If you've got the room for it, you can think about adding in:
  • Your tag line if you've got one. By tag line I refer to the 'second line' of your business name.
  • Social media 'buttons' and how to find you: for example the little Twitter bird icon and then @yourtwittername I would not use the whole address for social media sites as their logos have strong enough recognition. I would only include the social media which you regularly update and interact with, even if you are on more than one platform. There is no point wasting space on a small card with social media accounts you rarely use.
You might be surprised that I'm not including social media as a “must have” and that's because in the first instance, we're wanting to use those cards to generate leads which may turn into orders. It's much easier to find a company on social media than it is to find their price list, so use your cards to drive people to the place which is most likely to turn into an order: your website. Once they've got your business name and web address, it's easy enough to find out where you are hanging out online if they are interested enough to do so, plus your website itself will tell them.

Getting your first set of cards feels incredible – it gives you a certain legitimacy and there is no denying your name is there on a tangible item. You need to also think of it as a living item though, so that means it will need updating, and it will need to be actually used! I always have a little stash of them in my wallet and I make sure my loved ones do, too. Many is a time I got an order from my husband's work mate or my in law's friends – all because they had a spare card or two in their handbag. Business cards are as exciting to get as they are to give – just be sure that they are  portraying your brand in the correct light (which means I wouldn't use the seeds card unless you own a plant nursery.)

Business card tip of the day: Any time anyone asks for me for a card, I give them two and say, “Here's one for you to hang onto, and one for you to share with a friend,” It's such a simple strategy but it's worked really well for me – people are surprisingly good at following directions like that.  As an added bonus, even if they don't remember to share it, they've got one to refer to when the first one gets lost.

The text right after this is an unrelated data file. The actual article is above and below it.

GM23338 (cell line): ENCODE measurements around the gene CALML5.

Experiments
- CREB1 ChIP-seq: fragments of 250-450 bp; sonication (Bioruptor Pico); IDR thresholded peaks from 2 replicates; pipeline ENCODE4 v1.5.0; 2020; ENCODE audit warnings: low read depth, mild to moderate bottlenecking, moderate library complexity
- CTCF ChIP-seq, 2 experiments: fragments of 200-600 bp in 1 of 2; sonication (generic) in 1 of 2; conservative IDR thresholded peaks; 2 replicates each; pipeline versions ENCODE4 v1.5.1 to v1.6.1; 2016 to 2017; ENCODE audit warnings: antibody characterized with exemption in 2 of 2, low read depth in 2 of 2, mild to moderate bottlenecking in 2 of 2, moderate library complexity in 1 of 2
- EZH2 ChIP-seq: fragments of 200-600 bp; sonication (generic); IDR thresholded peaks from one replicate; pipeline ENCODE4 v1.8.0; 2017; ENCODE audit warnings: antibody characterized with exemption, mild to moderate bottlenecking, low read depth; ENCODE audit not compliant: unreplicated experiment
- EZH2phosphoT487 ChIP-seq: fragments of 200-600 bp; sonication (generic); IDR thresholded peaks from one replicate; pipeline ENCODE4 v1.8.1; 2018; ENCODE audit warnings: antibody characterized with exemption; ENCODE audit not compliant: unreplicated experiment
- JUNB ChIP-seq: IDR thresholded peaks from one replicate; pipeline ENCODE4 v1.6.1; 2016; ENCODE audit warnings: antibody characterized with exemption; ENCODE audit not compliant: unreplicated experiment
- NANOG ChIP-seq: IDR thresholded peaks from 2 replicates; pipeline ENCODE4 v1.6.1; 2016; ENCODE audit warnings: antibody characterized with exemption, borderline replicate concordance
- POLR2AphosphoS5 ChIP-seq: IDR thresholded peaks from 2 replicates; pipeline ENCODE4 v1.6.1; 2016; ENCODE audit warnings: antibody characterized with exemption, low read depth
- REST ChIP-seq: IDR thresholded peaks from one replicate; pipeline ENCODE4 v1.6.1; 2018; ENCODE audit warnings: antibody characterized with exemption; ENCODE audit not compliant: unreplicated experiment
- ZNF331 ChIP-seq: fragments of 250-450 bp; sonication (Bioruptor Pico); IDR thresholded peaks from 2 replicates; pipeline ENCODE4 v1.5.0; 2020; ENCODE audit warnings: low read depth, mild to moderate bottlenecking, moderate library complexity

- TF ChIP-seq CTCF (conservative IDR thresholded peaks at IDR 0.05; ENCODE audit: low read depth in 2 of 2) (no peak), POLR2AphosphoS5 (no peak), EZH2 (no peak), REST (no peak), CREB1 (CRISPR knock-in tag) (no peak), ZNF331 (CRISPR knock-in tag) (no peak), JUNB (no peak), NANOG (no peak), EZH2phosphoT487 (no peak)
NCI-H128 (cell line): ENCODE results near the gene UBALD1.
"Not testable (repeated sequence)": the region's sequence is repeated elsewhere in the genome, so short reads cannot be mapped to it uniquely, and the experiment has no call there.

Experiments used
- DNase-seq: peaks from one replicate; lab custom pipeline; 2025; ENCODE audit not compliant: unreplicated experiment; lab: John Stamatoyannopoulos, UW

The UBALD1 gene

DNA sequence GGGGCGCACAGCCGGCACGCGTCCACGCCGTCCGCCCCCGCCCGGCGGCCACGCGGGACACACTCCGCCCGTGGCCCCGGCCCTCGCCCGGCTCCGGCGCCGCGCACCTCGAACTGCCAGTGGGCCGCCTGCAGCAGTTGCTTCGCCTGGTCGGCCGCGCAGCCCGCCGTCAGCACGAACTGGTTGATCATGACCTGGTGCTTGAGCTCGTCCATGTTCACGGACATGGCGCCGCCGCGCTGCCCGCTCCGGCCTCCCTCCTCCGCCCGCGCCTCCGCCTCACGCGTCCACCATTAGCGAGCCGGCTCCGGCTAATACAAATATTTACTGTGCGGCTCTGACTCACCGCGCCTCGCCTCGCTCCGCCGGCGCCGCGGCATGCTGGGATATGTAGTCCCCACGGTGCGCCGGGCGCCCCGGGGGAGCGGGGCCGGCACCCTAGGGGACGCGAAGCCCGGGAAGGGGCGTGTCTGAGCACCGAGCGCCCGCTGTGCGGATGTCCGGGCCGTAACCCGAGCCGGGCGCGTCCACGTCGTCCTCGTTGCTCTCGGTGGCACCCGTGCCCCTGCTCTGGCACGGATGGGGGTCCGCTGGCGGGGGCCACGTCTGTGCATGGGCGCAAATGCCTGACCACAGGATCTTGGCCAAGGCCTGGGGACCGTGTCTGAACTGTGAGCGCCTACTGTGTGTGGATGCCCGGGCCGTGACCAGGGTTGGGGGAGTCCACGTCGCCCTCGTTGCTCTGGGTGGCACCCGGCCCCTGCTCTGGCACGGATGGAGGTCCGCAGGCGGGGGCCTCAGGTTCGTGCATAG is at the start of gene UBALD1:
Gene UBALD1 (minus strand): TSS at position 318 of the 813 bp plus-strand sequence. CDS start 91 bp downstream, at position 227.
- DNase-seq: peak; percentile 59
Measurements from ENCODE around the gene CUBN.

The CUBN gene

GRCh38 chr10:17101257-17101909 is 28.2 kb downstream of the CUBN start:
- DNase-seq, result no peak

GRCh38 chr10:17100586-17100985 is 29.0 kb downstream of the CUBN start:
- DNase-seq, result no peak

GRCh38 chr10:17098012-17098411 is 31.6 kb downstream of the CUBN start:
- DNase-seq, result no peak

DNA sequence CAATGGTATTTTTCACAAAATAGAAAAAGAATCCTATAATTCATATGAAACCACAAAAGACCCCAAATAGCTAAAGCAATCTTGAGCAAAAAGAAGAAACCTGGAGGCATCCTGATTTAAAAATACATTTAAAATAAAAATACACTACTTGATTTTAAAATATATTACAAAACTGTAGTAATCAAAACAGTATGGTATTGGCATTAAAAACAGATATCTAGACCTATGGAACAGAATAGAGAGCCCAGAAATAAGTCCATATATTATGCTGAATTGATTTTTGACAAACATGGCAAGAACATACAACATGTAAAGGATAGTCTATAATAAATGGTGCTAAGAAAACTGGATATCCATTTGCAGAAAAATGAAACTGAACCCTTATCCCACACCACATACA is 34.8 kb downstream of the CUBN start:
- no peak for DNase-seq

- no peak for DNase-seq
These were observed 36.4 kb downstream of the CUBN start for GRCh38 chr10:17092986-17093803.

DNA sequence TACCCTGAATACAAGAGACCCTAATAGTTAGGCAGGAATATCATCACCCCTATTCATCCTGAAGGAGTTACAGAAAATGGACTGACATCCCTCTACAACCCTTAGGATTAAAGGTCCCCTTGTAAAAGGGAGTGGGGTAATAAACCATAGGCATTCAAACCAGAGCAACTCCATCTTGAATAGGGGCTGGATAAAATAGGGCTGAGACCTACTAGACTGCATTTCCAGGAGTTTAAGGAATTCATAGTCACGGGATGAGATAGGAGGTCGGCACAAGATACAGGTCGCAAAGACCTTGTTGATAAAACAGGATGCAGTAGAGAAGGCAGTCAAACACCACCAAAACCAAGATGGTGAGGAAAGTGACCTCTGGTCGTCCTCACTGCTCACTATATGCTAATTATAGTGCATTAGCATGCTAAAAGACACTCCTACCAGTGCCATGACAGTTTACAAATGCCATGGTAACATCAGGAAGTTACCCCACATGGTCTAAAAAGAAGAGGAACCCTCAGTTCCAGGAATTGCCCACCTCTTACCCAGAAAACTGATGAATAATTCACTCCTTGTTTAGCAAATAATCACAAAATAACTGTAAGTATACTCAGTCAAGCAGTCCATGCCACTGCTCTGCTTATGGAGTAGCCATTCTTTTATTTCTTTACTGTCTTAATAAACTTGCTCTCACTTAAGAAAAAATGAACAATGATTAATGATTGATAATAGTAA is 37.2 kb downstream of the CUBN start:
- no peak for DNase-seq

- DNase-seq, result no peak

Copyright 2014 Michelle Green The Business of Baking All rights reserved.

~~~~~~~~~~~~~~~~~~~~~~~~~~~~~~~~~~~~~~~~~~~~~~~~~~~~~

Michelle is a food writer, trained chef and pastry chef with a huge amount of knowledge and helpful insight into running a cake business. She is also the sole author of the blog, "The Business of Baking" -www.thebizofbaking.com.  "The Business of Baking" is specific to the baking and decorating industry and teaches you how to make a real living doing what you love. Michelle started cake decorating at sixteen years old and eventually turned her hobby into a business by becoming a pastry chef, then opening a custom cake business and owning it for ten years. These days, Michelle is an educator, consultant and author who mentors other decorators in business, proving that it's possible to run a business and maintain your sanity at the same time. In 2014 and 2015 Michelle will be teaching live classes all about running a sustainable business. More information on her courses can be found at  www.bizbakeontour.com.



The Business of Baking!

Here at The Baking Sheet, I receive many emails with questions regarding pricing, cottage laws, contracts, cancellation policies, etc.

We understand the importance of the business side of the baking industry so I am thrilled to announce that the lovely Michelle Green from The Business of Baking has accepted my invitation to be a regular contributor to The Baking Sheet!!!!  


I would love for Michelle's articles to help answer some of your questions and start some interesting discussion on business topics! Whether you are thinking about starting a small cake business or already have an established bakery, there will be something for everyone!



Welcome Michelle!

~~~~~~~~~~~~~~~~~~~~~~~~~~~~~~~~~~
A little about Michelle:
Michelle is a food writer, trained chef and pastry chef with a huge amount of knowledge and helpful insight into running a cake business. She is also the sole author of the blog, "The Business of Baking" - www.thebizofbaking.com.  "The Business of Baking" is specific to the baking and decorating industry and teaches you how to make a real living doing what you love. Michelle started cake decorating at sixteen years old and eventually turned her hobby into a business by becoming a pastry chef, then opening a custom cake business and owning it for ten years. These days, Michelle is an educator, consultant and author who mentors other decorators in business, proving that it's possible to run a business and maintain your sanity at the same time. In 2014 and 2015 Michelle will be teaching live classes all about running a sustainable business. More information on her courses can be found at  www.bizbakeontour.com.




Sunday, June 29, 2014

Southern Magnolia Blossom Cake!

Triple Chocolate Fudge Cake with Caramel Buttercream Filling.
Fondant Finish and Gumpaste Magnolia Blossom!





 Happy Baking!!